Monday, 1 May 2017

BikeBins hard-sided locking panniers - approaching the seven year mark!

Almost seven years on, and we are still using our Bike Bins panniers.
Here I am about to lock my helmet inside on a trip to the local hospital.
Almost seven years!
I always intended to make this a long-term review, and you won't find reviews as long as THIS elsewhere!

It was in June of 2010 that we bought our pair of hard-sided locking panniers from Bike Bins.
They are currently 45 quid each (or 80 quid for a pair) including VAT and shipping.
We paid about 65 for ours, but that was seven years ago!

Anyway, we still use them.
In the seven years, the colour has faded rather, and we have broken one mounting rail (which, because it uses standard Rixen and Kaul parts, I was able to repair for a reasonable cost).
Here are links to where I have written about them in the past, so you can easily read what I wrote then:

The original review
2 years on
3 1/2 years on
Approaching 4 years
Problems at 4 1/2 years
The repair
5 years, and a comparison with other panniers we own 

The only real downside to the panniers is that they won't fit a thick-tubing rack (like the Steco) without a work-around adaptor. I discuss that here.  But the panniers fit all the other racks we own, including the racks supplied with all our bikes. Just be a bit careful if you buy a genuine Dutch "Dutch-style" town bike, as it may well have a heavy-duty Steco rack on it! The copies of Dutch bikes seem to all have thinner racks and should be OK.

And they are still in use!
Anna popped to the shops today (Bank Holiday Monday), and took her "regular" shopping set-up -
a Bike Bins Pannier and the Pacific Outdoor shopping pannier, She also has her large front basket (a Basil Boston XL)
Anna has just unloaded the shopping. Note the bike bins pannier!

This is what she bought today!

In the past I have done a few cost analyses on the panniers.
So lets revist that, using the same numbers as before:

The economics of buying the panniers is getting ever better.
The math works out along these lines:
short journey cost = circa 1 pound a time.
pannier usage = twice a week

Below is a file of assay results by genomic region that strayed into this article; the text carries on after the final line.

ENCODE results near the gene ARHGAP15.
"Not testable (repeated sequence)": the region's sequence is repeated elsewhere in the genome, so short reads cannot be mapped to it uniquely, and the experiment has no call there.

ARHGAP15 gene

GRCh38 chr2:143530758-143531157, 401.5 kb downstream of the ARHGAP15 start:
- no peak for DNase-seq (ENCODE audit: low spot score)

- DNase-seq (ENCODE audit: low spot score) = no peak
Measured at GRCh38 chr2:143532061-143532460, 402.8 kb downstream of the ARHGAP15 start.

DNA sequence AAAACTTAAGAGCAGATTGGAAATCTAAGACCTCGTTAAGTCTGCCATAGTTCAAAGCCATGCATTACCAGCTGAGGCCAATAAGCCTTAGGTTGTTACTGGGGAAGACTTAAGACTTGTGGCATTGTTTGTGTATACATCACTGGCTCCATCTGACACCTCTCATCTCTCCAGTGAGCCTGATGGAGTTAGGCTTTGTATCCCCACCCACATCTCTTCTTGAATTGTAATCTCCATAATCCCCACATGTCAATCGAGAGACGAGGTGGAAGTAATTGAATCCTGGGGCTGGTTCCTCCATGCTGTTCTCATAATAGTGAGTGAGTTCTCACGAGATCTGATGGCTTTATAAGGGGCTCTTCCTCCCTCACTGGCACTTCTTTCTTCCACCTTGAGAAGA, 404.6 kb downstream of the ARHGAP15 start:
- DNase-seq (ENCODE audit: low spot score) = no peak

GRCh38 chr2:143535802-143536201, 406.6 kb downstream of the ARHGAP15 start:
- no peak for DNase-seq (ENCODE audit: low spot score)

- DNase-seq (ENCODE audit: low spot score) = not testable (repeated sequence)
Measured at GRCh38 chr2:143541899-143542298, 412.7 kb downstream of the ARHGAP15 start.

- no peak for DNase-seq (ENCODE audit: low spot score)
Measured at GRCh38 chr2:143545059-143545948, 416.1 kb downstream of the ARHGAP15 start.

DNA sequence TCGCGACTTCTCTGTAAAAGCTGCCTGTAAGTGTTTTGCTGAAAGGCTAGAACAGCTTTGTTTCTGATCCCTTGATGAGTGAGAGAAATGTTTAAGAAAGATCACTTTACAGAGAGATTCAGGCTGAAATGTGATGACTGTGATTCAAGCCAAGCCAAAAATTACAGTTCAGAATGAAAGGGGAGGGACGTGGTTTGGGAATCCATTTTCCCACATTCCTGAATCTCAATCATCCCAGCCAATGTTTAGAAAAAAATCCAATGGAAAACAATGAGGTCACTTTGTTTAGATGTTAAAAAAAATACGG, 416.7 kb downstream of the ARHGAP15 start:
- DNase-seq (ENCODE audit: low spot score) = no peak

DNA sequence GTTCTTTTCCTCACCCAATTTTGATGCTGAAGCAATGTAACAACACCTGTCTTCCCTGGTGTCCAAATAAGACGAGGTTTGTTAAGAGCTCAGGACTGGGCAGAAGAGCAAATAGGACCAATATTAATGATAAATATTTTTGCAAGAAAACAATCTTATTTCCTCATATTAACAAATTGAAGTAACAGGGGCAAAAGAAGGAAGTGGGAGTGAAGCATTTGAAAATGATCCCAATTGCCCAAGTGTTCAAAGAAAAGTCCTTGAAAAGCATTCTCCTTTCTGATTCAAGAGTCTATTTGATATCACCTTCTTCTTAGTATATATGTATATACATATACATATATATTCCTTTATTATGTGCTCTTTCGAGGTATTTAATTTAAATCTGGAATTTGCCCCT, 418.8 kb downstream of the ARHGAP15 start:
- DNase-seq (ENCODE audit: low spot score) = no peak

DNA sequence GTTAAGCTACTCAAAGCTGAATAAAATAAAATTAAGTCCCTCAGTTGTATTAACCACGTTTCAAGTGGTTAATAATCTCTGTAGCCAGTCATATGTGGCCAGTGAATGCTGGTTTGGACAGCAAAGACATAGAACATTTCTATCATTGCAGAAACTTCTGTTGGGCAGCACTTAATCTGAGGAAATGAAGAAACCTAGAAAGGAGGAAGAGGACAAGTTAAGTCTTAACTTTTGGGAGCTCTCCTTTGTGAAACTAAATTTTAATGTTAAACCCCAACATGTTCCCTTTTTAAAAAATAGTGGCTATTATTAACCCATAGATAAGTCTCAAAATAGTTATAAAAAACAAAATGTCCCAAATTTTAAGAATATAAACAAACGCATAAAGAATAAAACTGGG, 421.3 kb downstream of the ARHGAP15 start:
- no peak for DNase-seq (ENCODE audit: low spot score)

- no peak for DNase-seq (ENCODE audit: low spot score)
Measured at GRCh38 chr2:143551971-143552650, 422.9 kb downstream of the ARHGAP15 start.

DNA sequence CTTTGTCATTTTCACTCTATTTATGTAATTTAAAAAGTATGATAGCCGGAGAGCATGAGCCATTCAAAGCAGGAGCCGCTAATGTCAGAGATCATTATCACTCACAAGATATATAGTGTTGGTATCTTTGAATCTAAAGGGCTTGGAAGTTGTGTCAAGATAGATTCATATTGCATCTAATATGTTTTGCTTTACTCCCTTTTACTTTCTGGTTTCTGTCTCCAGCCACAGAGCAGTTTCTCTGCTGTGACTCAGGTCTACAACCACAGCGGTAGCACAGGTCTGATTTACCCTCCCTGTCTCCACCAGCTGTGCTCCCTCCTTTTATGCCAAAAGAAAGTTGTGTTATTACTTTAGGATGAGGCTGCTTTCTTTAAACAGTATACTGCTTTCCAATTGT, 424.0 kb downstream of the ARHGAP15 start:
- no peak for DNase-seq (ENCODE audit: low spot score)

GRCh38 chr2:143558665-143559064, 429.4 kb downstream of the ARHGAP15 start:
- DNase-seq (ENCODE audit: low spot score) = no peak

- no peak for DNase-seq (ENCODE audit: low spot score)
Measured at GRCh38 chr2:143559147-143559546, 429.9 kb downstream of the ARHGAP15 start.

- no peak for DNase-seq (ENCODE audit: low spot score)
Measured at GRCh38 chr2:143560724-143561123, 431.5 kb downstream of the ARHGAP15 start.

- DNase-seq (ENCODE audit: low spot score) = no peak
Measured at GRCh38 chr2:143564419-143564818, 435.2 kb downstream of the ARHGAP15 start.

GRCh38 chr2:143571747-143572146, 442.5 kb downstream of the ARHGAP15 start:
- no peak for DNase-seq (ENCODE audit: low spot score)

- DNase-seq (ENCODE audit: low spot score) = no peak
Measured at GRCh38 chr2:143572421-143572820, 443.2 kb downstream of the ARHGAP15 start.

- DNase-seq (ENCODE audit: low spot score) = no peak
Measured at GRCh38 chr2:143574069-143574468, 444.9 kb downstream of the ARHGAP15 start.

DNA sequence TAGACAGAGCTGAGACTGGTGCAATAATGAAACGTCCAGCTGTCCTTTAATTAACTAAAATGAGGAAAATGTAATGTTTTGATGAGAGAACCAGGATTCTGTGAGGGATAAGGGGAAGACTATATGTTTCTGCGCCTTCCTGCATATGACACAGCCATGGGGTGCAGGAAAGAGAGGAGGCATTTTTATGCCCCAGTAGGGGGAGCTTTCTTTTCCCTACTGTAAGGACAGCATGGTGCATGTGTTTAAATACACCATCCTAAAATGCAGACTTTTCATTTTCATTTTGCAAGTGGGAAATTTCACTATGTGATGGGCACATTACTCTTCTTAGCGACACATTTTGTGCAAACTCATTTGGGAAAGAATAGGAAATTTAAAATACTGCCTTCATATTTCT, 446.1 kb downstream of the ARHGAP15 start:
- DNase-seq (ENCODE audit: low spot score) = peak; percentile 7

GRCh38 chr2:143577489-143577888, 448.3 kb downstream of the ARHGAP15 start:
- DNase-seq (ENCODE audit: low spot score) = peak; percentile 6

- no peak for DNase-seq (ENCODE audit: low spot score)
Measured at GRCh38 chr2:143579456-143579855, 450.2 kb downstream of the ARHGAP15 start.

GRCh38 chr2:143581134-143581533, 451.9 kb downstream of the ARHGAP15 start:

usage period = (almost seven years, excluding holidays away, but rounded for simplicity of maths!) circa 350 weeks
350 weeks x 2 times a week x 1 pound saving per time = 700 pounds saved.
cost of panniers = 65 pounds for the Bike Bins, plus 20 pounds for the Pacific Outdoor Shopping Pannier
therefore the saving we have made is 700 pounds minus the 85 pounds (for the panniers),
which is 615 pounds (c. 790 dollars, 730 Euros).

Saving 790 dollars (or 615 pounds, or 730 euros) in a seven years has paid for both the panniers and the bike twice over!

And a few "pannier" pics to finish this review, taken over the last seven years.

The panniers when they were new (about 7 years ago)

Handy for shopping

A pair of standard 4 pint (UK)
milk jugs easily fit with the lid closed

Helmet, gloves, and trouser bands.
All fit nicely inside the pannier

On a folding bike, panniers can cause problems with heel clip.
As long as the BikeBins are on a fairly high carrier they are fine.
Of course, my size 11 (US 12 - Euro 46) feet mighht have something to do with it :-)

The pannier is a simple mouded boxes with mounts screwed to the back, and the lid held on with a couple of metal pins.
The pins can wriggle out a bit (see pics further down).
On the current model of the panniers, the pin is nylon with glass re-inforcing, rather than metal, so this may have solved the issue.

The pannier (or even better, two of them!) also make a good base for attaching light,
but bulky items.

The colur faded after a while. You can see this by the darker sections where the writing transfer has peeled off.

A locking pannier and a large open pannier. This is me doing a bit of shopping!

After about 4 years we noticed the mounting strip on one pannier was cracked ...

... but I was able to source a replacement strip.
That's the advantage of using something standard like Rixen and Kaul mountings.
It can be easily seen that this is a replacement,
because the original mounts were all black (see phot a lot further up)
while the replacement has grey parts on the twist locks.

Comparison with my reguakr pannier I take to work.
the yellow one is smaller, but a bit lighter and is easier to carry.
Bikebins are for leaving on the bike, little panniers are for taking with you!

My mini-pump fits easily inside the bike bins pannier.

Using the pannier as a base to attach a wheel (700c).
Much more stable than just attaching it to the rack.

The Bike Bins panniers would work as front panniers.
One might be concerned about the durability of the mounts after a crash, however,
Here shown mounted on a low-rider front rack.

A large item, like the box for a pair of Caterpillar work boots,
is a bit big, but it could be carefully ridden home like this, with
the weight of the boots helping to keep it all in the pannier.

On a 145 mile ride.
I brought the Bikebins pannier along so that I could lock stuff away when I went into shops (or whatever).

A fairly large shopping trip involving two of our bikes, and, you guessed it, a BikeBins pannier.
You can see we have quite a selection of panniers to choose from, but the BikeBins ones are still in regular use!

Atraining ride to Oxford (about 25 miles away), and I find someone else also has a BikeBins pannier!

An epic ride on a winter's day, earlier this year.
I had a partly healed broken shoulder.
I locked my helmet and gloves in the pannier at the hospital.
The trip took me about two hours each way,
and I wanted to just carry one bag (because of my bad shoulder)
so I fitted the Bike Bins pannier to the other side.
(the blue bag I carried with my good arm isn't shown)

The family bikes (taken earlier this year)
Anna keeps a BikeBins pannier permanently mounted to hers!

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